Ned Kelly by Peter Fitzsimons




Makes American Outlaws seem tame……   *****

This is an amazing story. Not only is it well written and well documented, Fitzsimons narrates in a way that makes you feel you are living and seeing this true saga as it is happening.

The story of Ned Kelly and what happened to his family shows how some things have not changed. Impoverished, Kelly turns to horse stealing to augment his family’s needs. He is falsely accused of shooting a constable who had made advances to his sister. His mother, who did hit the constable is incarcerated. This leads to Kelly commiting further crimes and is considered an outlaw.  When a small posse is sent after him, he shoots one of them in self defense. Because of crooked lawmen, bad judges, and a poor defense lawyer he is convicted of cold blooded murder and hung for a crime he did not commit. His trial is an uncanny parallel to what happened recently to Steve Avery,  documented in The Making of A Murderer.

The characters are compelling, evoking emotions from sympathy to disgust. The epilogue gives an excellent wrap up of what happened to each person in this story after Kelly’s hanging. Ironically, the two concerns Ned Kelly had while alive, the corrupt police and the rich land grabbers, are both addressed by the government because of his case. Just too late to have saved him.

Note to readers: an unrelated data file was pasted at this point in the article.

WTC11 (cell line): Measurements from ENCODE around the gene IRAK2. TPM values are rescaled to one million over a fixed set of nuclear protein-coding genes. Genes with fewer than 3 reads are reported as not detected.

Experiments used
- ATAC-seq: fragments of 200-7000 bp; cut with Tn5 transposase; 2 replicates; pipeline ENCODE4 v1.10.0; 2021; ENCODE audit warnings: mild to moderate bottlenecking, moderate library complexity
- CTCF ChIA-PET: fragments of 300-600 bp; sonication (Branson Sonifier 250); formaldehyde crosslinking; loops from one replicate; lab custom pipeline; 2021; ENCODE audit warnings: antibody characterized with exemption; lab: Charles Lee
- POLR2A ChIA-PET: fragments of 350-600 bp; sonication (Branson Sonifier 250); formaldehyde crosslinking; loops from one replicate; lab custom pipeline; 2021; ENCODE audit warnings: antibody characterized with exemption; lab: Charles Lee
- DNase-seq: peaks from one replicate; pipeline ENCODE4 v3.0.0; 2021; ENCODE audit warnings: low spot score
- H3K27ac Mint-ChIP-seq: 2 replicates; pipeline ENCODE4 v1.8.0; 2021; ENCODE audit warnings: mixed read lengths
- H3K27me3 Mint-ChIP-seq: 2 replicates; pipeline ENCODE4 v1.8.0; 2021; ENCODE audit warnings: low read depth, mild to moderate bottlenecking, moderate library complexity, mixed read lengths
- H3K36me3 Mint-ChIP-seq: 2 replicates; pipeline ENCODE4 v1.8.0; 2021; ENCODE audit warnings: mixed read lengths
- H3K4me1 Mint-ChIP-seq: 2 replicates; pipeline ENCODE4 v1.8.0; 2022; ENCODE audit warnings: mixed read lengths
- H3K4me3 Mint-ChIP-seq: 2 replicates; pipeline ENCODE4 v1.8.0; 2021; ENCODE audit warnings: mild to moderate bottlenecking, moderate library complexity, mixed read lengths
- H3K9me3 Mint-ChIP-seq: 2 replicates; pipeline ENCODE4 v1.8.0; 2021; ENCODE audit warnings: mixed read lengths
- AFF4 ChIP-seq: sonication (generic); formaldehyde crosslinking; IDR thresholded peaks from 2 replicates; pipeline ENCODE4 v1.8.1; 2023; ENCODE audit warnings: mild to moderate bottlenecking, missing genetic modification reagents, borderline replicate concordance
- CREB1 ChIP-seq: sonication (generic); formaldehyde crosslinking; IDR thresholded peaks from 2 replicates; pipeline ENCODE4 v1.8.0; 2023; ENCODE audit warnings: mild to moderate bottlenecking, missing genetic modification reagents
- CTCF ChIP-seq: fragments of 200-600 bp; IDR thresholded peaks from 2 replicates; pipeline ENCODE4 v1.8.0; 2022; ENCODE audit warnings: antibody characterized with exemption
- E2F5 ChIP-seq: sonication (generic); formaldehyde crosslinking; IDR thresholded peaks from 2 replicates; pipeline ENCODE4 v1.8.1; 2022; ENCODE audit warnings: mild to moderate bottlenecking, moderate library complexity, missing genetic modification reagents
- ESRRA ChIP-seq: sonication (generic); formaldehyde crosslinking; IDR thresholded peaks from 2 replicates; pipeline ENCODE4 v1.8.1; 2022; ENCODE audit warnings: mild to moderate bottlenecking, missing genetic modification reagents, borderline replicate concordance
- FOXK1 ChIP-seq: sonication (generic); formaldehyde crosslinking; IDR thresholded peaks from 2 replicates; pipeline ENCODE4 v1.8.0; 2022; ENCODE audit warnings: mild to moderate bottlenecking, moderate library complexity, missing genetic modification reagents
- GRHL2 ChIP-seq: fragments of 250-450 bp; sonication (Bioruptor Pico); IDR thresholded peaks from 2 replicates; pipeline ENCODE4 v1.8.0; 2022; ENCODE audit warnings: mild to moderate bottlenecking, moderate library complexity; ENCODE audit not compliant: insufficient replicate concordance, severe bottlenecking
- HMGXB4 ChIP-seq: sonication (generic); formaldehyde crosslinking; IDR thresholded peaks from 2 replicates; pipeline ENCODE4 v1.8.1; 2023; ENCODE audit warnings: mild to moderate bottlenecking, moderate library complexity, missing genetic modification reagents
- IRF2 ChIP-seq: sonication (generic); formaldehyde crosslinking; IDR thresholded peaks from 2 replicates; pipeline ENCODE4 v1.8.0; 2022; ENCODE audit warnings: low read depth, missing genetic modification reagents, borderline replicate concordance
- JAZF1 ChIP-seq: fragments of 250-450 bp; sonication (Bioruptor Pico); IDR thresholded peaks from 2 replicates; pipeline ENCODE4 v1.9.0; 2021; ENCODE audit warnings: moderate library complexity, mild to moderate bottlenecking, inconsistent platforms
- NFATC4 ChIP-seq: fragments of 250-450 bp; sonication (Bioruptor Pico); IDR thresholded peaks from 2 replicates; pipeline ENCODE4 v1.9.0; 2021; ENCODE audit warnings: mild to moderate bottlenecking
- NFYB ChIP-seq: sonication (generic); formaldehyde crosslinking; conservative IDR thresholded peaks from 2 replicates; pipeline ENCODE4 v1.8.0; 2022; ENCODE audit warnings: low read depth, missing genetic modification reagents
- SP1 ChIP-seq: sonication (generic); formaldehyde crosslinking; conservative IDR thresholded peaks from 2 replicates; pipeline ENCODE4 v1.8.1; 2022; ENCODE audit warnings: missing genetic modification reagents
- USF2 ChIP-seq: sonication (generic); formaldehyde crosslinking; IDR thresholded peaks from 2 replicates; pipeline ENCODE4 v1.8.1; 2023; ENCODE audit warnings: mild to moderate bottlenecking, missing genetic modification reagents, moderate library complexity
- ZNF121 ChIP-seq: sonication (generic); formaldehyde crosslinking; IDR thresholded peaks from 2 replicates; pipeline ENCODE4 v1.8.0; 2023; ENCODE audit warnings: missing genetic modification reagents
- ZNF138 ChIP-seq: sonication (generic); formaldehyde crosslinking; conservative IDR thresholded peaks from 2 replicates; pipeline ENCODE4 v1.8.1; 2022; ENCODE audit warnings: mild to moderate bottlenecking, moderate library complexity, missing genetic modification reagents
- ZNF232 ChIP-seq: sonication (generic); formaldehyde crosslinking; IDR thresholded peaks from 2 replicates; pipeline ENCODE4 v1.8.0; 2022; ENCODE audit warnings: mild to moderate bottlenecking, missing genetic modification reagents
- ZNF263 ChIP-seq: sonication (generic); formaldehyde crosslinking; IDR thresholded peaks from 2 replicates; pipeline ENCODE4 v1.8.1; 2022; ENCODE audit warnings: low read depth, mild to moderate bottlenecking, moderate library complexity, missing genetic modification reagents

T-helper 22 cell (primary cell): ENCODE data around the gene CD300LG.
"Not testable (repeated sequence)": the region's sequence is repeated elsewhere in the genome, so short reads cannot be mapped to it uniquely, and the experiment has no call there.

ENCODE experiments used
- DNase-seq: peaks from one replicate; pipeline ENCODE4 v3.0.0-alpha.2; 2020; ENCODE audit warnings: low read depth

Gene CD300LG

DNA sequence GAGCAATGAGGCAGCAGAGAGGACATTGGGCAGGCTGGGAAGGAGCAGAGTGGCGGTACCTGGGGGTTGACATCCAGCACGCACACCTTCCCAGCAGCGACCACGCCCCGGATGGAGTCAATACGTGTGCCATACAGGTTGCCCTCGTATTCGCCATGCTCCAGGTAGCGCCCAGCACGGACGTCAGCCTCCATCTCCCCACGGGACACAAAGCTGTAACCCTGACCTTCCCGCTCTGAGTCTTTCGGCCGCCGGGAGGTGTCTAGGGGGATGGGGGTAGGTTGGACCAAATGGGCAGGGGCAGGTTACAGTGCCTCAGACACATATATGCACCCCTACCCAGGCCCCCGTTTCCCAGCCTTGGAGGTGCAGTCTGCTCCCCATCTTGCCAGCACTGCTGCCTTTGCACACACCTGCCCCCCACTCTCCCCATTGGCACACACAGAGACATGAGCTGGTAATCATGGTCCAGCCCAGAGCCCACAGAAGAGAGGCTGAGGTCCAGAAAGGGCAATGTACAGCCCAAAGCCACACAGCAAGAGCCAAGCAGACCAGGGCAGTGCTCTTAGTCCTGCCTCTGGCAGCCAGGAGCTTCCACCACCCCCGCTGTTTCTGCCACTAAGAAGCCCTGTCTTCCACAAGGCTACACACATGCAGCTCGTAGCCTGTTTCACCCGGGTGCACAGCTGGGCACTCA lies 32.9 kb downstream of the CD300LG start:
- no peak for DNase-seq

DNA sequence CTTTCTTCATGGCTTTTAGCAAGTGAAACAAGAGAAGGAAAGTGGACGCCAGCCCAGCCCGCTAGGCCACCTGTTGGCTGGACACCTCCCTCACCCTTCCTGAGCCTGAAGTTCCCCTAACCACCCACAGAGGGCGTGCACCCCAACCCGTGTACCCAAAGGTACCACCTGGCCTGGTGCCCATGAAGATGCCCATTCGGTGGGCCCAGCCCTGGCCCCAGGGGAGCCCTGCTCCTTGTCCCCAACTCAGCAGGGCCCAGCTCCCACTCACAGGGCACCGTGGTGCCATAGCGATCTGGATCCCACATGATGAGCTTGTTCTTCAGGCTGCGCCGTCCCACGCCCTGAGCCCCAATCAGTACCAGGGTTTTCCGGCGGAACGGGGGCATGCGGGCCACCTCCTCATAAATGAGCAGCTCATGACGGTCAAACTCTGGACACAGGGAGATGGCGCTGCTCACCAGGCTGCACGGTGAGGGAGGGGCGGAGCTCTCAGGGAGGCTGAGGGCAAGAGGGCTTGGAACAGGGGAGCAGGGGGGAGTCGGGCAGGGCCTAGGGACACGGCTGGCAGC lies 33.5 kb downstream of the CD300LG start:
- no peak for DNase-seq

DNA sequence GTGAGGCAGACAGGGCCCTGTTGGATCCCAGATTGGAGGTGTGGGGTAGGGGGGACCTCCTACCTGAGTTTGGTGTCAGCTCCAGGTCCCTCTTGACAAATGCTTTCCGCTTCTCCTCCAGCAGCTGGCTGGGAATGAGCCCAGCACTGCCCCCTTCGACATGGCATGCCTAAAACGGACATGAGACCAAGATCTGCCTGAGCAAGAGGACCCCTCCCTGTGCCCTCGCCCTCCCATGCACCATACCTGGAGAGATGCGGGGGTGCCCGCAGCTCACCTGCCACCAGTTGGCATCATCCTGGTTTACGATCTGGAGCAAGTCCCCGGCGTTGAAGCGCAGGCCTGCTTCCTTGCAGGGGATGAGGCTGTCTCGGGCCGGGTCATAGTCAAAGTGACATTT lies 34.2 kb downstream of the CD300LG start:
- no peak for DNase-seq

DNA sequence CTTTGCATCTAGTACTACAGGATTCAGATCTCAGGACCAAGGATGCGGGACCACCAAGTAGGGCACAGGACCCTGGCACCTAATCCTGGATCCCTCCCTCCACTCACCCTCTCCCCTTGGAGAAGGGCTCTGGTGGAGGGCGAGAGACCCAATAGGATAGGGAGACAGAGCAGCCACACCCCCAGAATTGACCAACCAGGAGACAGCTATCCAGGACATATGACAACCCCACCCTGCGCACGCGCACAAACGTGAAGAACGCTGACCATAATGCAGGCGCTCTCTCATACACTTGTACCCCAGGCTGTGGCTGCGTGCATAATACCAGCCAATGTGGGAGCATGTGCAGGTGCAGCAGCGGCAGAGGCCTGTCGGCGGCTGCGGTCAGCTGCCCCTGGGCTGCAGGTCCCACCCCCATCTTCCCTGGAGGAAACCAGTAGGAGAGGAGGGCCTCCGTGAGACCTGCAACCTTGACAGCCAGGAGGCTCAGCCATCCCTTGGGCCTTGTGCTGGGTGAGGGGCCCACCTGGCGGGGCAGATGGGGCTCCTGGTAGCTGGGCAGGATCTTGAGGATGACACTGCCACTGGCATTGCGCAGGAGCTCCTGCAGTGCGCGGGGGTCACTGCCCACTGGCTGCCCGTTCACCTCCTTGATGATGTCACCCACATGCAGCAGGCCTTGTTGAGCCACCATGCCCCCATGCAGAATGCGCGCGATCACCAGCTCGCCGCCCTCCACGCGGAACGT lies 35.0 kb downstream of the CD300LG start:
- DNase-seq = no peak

This is a page turner, and while lengthy, I didn’t notice the length, and it kept me engrossed until the end.

This one gets five stars.

Batavia by Peter Fitzsimons



Mutiny On the Bounty meets Lord of the Flies…..   *****


This is an incredible account of how depraved the human race can be. Had this been a novel, it would be unbelievable, but it is a true story.

Peter Fitzsimons is an amazing writer, who can take facts and write them in a narrative style that is as much a page turner as any good thriller. In the preface, Fitzsimons admits that he wants to accurately “convey the unprecedented drama of the Batavia wreck”, and that his approach may invoke criticism. He was right on both counts. For this reader, however, I enjoyed his method and compliment him on bringing this tragedy to life.

Meticulously researched and with the creativity of a poet, Fitzsimons tells the story of how a group of men can be influenced by a charismatic leader, and be convinced to do deeds completely barbaric. It is hard to imagine the hardships suffered and endurance that the men and women in this story required to survive. The brutality is unimaginable, the stamina mind boggling, and the fact that there were survivors is nothing short of miraculous.

This would make a great film. Maybe Ron Howard should have done this instead of In The Heart of the Sea, the story of Moby Dick.

This one gets five stars.